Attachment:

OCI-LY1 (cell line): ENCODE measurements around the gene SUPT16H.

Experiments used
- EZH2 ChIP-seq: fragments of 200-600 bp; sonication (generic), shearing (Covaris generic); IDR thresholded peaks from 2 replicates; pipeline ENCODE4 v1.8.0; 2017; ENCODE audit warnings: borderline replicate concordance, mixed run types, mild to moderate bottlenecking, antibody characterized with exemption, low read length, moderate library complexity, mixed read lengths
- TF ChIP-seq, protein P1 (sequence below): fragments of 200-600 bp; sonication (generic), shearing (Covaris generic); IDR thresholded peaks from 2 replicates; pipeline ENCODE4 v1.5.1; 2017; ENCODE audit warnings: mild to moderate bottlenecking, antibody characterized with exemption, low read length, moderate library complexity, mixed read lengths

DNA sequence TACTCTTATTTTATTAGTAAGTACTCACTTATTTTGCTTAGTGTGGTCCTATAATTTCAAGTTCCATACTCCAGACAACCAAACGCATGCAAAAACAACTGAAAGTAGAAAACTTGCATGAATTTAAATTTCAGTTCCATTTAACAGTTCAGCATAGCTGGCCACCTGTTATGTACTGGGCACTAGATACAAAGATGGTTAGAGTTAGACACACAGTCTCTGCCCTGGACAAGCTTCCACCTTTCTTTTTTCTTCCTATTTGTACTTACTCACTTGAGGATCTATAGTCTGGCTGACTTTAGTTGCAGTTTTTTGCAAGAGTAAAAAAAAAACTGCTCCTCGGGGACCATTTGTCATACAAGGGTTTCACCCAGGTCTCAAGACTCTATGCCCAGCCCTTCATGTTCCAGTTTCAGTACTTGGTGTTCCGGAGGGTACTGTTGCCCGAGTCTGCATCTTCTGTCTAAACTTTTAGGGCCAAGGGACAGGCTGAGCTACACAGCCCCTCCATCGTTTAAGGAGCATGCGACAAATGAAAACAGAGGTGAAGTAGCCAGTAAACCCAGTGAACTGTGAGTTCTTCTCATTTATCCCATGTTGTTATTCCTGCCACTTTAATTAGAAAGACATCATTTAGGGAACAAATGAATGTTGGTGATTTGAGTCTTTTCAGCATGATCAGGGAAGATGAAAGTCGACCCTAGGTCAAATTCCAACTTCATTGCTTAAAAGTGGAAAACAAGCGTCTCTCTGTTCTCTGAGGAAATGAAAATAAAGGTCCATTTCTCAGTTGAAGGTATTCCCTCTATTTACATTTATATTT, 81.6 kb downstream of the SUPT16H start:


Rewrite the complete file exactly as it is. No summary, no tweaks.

OCI-LY1 (cell line): ENCODE measurements around the gene SUPT16H.

Experiments used
- EZH2 ChIP-seq: fragments of 200-600 bp; sonication (generic), shearing (Covaris generic); IDR thresholded peaks from 2 replicates; pipeline ENCODE4 v1.8.0; 2017; ENCODE audit warnings: borderline replicate concordance, mixed run types, mild to moderate bottlenecking, antibody characterized with exemption, low read length, moderate library complexity, mixed read lengths
- TF ChIP-seq, protein P1 (sequence below): fragments of 200-600 bp; sonication (generic), shearing (Covaris generic); IDR thresholded peaks from 2 replicates; pipeline ENCODE4 v1.5.1; 2017; ENCODE audit warnings: mild to moderate bottlenecking, antibody characterized with exemption, low read length, moderate library complexity, mixed read lengths

DNA sequence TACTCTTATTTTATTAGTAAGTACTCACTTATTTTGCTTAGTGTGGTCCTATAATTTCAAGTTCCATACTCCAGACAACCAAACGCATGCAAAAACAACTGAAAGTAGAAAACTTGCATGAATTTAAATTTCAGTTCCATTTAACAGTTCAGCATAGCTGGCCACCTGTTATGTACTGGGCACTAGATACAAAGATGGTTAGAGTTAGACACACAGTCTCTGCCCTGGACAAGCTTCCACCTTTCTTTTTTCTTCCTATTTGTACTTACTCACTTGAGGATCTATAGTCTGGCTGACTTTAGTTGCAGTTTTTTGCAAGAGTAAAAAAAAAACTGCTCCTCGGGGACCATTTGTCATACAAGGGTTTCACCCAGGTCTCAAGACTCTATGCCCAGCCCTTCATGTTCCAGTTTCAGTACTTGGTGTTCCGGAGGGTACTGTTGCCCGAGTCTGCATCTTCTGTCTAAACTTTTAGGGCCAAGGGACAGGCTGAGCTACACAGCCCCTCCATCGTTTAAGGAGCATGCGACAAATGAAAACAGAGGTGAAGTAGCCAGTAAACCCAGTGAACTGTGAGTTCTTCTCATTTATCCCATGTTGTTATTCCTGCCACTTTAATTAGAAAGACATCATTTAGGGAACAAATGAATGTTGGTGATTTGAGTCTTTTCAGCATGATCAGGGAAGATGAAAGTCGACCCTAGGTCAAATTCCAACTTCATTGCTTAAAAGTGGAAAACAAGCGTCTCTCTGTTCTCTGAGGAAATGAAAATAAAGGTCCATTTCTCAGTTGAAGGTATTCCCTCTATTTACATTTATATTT, 81.6 kb downstream of the SUPT16H start: